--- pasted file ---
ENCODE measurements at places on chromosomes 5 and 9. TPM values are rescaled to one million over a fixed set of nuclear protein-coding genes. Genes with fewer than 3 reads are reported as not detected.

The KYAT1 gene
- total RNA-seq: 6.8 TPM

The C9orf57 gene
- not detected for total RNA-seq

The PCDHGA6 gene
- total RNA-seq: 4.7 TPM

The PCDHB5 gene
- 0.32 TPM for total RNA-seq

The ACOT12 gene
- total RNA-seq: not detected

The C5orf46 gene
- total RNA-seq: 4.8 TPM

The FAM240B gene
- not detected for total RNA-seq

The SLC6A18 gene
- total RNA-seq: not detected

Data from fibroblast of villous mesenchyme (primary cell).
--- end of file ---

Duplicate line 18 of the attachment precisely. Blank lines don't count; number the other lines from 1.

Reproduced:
Data from fibroblast of villous mesenchyme (primary cell).